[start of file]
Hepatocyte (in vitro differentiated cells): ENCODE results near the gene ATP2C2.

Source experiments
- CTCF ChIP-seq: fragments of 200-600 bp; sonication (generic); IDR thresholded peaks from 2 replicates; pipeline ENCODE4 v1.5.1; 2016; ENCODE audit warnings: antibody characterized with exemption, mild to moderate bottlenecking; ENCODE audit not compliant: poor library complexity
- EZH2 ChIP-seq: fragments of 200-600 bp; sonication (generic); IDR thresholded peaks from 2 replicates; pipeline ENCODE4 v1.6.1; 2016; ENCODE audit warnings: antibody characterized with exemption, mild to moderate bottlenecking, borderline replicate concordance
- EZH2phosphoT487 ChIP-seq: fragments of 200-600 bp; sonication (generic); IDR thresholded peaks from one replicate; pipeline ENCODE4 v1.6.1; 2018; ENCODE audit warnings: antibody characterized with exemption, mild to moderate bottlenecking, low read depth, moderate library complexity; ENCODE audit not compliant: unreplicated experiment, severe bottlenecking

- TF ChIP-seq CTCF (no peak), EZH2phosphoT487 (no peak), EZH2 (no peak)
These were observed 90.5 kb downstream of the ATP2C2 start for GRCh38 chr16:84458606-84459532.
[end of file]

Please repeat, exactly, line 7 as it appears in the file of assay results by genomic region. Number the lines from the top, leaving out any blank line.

These were observed 90.5 kb downstream of the ATP2C2 start for GRCh38 chr16:84458606-84459532.